No doubt that it is difficult to come by a registration to a single colour – especially in Denmark. Only two existing registrations for a single colour are in effect currently. One owned by Grundfos Management A/S to for circulating pumps in Class 7 and the other, the most recent single colour registration is from 2022, is owned by A.P. Møller-Mærsk A/S to for sea freight transport in Class 39.
Over the years, several large companies such as Mars Incorporated, Post Danmark and N.V. Masterfoods SA, Toms Group, inter alia, have tried to obtain registrations to a single colour at the Danish Trademark and Patent Office – but failed.
What does it take to obtain a registration to a single colour?
First of all, obtaining a colour registration per se is next to impossible. Thus, an application for a single colour should be filed only after the colour has been used on the market and evidence of acquired distinctive character through use has been collected. Before any applicant should get their hopes up, the following issues are key to obtaining a registration based on prior use:
Long term use
The registrations owned by Grundfos Management A/S and A.P. Møller-Mærsk A/S have been in use since 1959 and 1955, respectively. Thus, the applied for colours had been in use continuously for 49 and 63 years, respectively, at the time of filing of the applications. Such long-term use rules out most companies and, taking into consideration the rapid changes in brands, branding strategies and logos, it takes considerable perseverance to use an identical colour for 49 years +. Is it really necessary to apply such long-term use to obtain registration for a single colour? Maybe a shorter term of use should be considered sufficient by the Danish TMO in order for it to approve an application for a single colour?
Normally, when wording a specification for clients, it is often a good idea to go for a broad specification taking into consideration the possible expansion of the business – at least within, the next five years. But for a single colour application, it is advisable to focus on the core business and be specific when wording the specification. Furthermore, a limited specification will also help limit the relevant public for the goods and services applied for, which will come in handy when the applicant has to lift the burden of proof for acquired distinctive character through use. Both the current registrations to a single colour limited the specification during the examination process.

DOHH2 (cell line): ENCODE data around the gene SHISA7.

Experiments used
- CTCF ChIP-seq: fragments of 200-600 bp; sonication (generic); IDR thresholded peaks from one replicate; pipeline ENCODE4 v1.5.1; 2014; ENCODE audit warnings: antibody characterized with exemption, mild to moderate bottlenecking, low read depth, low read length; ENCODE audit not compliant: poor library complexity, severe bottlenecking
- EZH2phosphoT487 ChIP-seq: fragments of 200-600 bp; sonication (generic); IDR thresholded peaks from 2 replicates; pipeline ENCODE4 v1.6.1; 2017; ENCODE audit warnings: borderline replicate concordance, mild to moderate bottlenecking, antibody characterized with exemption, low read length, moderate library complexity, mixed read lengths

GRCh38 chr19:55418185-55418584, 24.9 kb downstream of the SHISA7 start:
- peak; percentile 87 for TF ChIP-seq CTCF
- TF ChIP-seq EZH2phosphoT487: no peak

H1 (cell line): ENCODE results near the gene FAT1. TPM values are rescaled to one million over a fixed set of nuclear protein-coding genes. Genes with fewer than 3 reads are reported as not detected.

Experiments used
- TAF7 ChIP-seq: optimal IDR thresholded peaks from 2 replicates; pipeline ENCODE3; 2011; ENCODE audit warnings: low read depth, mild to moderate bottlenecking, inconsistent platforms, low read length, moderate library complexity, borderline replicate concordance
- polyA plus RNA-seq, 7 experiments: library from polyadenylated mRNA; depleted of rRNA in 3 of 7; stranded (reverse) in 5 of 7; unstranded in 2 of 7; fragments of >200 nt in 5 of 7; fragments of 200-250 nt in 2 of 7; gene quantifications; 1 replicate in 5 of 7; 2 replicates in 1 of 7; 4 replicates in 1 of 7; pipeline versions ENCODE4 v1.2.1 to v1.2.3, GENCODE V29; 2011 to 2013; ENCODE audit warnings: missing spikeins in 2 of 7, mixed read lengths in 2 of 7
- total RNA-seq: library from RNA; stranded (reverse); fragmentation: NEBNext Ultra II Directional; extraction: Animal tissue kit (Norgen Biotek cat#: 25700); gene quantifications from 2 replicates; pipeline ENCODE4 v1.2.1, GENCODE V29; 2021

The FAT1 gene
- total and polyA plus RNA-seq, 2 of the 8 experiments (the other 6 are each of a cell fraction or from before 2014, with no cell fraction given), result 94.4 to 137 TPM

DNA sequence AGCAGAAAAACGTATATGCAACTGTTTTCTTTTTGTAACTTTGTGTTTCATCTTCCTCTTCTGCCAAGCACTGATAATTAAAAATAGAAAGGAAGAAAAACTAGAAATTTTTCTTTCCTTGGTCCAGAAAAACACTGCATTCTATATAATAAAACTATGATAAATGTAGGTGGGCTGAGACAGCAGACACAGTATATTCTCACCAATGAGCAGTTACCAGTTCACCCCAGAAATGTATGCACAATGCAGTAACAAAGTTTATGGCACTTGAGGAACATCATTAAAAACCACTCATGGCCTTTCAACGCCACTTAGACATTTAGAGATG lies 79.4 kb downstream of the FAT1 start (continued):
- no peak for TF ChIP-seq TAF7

Evidence of acquired distinctive character through use can consist of brand catalogues, marketing evidence in general – both online and printed, pictures of how the colour is used on the goods/packing, sales figures, marketing figures, market share, etc. However, a market survey showing the percentage of the relevant public that recognises the colour as being related to the applicant is the key form of evidence when proving acquired distinctive character through use. Basically, apply for a single colour trademark registration only if the client is willing to perform a market survey.
The brand awareness for the only two colours that have obtained registration in Denmark is significantly high – bordering on impressive. The coloured circulation pumps enjoy a 96 % awareness in the professional part of the relevant public. The applicant argued that the relevant part of the public should be limited to only the professional part of the public as, according to the laws of Denmark, only professionals are allowed to install circulation pumps. Consequently the applicant successfully argued that the general public should be excluded despite the fact that all people owning a house must be considered to be end-users as everybody needs a circulation pump for the heating system installed in any house in Denmark (due to the cold weather). Limiting the relevant public to professionals properly helped obtain a brand awareness of 96 %.
As far as , applied for by A.P. Møller-Mærsk A/S, is concerned, the unaided brand awareness is 88 % for people above 18 years old, which the Danish TMO considered to be significantly high. It is difficult not to be impressed by the significantly high percentages of brand awareness that include about 90 % of the population.
Unusual colour for the goods and services
Before deciding to apply for a single colour mark, it is worth considering whether the colour can be considered to be usual or unusual for the goods/services applied for. The fight for a usual colour is more of an up-hill battle than the fight for an unusual colour. A usual colour for chocolates is gold for example; a usual colour for sea transport is blue as the sea.
The Danish TMO also commented on whether a trademark registration to the sign applied for by A.P. Møller-Mærsk A/S would unduly restrict competitors in the sea-freights transportation business, but the TMO considered that this was not the case. It might have helped that the colour is called ‘Pantone Maersk Blue’.
To sum up, it indeed appears to be unreasonably difficult to obtain a registration to a single colour in Denmark. As the number of colours is limited – and therefore the number of single colour registrations are, too – it seems reasonable that there is a certain threshold for brand awareness to be passed before a registration can be obtained – but is there really a need for 49+ years of prior use and brand awareness of 88%+? Maybe less would do.